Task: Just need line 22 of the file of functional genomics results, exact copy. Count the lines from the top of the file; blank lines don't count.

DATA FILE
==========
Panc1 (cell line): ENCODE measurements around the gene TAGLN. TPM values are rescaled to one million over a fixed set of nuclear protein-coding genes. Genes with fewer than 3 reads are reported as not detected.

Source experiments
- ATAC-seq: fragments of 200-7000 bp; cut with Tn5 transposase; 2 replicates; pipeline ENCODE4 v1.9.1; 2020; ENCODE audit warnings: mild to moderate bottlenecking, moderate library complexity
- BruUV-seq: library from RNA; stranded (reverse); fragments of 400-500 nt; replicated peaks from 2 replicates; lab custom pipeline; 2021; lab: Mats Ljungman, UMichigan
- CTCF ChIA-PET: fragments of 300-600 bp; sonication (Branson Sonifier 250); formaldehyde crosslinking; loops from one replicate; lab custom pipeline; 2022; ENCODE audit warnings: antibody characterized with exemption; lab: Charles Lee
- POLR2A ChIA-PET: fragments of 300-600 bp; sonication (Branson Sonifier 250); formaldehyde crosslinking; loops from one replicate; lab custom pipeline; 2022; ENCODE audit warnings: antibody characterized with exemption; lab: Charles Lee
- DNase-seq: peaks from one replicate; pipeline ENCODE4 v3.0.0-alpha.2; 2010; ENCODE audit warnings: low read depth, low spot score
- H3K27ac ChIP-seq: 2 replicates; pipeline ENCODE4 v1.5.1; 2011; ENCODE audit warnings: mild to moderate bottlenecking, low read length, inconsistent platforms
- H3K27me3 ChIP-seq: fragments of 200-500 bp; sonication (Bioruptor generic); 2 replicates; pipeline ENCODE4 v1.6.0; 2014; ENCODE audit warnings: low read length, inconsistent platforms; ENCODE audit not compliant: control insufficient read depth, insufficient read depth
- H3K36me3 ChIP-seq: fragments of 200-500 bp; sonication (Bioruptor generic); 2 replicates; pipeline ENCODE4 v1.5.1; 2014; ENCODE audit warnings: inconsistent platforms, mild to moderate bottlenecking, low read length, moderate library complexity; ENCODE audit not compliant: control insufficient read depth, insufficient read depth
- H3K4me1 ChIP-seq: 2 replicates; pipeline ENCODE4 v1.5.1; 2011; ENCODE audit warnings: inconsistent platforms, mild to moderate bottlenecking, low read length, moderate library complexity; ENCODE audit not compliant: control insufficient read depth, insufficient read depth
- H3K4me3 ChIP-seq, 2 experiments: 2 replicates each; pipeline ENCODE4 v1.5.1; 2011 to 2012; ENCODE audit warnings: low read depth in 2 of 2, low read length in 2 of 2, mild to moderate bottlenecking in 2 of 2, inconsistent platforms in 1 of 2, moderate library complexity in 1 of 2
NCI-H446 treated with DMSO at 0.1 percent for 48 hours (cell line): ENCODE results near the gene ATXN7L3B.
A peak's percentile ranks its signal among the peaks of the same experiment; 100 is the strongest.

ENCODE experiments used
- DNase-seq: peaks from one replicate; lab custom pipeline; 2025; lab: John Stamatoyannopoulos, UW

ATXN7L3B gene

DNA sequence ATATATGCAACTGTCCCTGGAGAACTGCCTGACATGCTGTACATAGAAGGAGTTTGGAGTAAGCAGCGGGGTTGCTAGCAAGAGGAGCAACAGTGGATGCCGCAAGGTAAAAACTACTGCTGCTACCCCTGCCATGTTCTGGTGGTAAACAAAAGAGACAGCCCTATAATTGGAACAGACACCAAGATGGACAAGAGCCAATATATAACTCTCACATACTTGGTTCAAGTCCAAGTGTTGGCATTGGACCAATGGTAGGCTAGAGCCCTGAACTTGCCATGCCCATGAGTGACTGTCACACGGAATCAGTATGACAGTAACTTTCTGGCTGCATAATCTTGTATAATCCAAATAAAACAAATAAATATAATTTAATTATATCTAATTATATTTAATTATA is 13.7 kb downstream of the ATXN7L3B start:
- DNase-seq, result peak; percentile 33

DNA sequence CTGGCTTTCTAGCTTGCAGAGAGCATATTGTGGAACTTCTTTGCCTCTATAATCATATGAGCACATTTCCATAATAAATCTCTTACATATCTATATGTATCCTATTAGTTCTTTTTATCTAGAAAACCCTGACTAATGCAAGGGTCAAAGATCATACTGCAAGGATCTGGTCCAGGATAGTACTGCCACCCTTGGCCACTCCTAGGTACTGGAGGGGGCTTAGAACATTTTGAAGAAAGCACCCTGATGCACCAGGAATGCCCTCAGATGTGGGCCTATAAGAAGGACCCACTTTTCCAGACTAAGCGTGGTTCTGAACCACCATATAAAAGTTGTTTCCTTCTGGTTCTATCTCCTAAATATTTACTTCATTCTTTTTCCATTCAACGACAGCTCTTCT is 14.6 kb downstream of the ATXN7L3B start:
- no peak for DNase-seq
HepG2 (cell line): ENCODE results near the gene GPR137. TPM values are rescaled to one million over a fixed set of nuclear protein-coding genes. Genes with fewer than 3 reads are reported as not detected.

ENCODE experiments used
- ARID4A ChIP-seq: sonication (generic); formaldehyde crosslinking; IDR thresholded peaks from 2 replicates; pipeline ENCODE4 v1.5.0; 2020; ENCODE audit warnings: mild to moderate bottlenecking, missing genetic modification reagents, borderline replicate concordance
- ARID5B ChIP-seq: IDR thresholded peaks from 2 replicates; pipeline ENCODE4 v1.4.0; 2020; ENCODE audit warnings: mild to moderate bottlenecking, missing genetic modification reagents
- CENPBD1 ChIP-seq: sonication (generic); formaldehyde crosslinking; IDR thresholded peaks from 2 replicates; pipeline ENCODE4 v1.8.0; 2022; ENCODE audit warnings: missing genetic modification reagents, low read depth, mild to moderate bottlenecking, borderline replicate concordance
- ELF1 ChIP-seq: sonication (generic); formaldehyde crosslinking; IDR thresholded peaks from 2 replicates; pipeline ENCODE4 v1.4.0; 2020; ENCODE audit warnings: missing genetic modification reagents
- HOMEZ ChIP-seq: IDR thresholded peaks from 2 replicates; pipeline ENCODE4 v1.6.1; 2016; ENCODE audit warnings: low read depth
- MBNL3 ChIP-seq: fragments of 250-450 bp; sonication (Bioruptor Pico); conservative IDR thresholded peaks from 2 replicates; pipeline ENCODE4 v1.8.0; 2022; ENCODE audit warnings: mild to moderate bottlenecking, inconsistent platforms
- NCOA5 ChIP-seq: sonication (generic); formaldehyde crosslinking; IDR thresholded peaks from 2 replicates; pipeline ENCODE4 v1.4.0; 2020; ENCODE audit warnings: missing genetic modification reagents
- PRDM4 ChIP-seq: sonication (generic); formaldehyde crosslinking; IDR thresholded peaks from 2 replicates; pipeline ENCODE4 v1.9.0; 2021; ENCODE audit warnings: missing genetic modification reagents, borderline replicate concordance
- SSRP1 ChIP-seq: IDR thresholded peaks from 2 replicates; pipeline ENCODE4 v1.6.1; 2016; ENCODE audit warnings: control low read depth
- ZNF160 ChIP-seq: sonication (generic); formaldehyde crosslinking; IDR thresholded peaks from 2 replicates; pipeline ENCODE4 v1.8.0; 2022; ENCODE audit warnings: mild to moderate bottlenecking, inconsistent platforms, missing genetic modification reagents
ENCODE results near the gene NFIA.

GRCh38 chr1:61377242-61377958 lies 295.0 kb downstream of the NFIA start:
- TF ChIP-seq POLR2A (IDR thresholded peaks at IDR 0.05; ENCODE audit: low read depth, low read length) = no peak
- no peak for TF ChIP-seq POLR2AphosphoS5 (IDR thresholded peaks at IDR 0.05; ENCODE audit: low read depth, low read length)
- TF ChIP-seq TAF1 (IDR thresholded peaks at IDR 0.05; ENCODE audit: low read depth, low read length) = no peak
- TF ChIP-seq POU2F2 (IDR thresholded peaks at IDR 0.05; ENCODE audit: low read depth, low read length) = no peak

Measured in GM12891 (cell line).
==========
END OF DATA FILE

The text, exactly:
HepG2 (cell line): ENCODE results near the gene GPR137. TPM values are rescaled to one million over a fixed set of nuclear protein-coding genes. Genes with fewer than 3 reads are reported as not detected.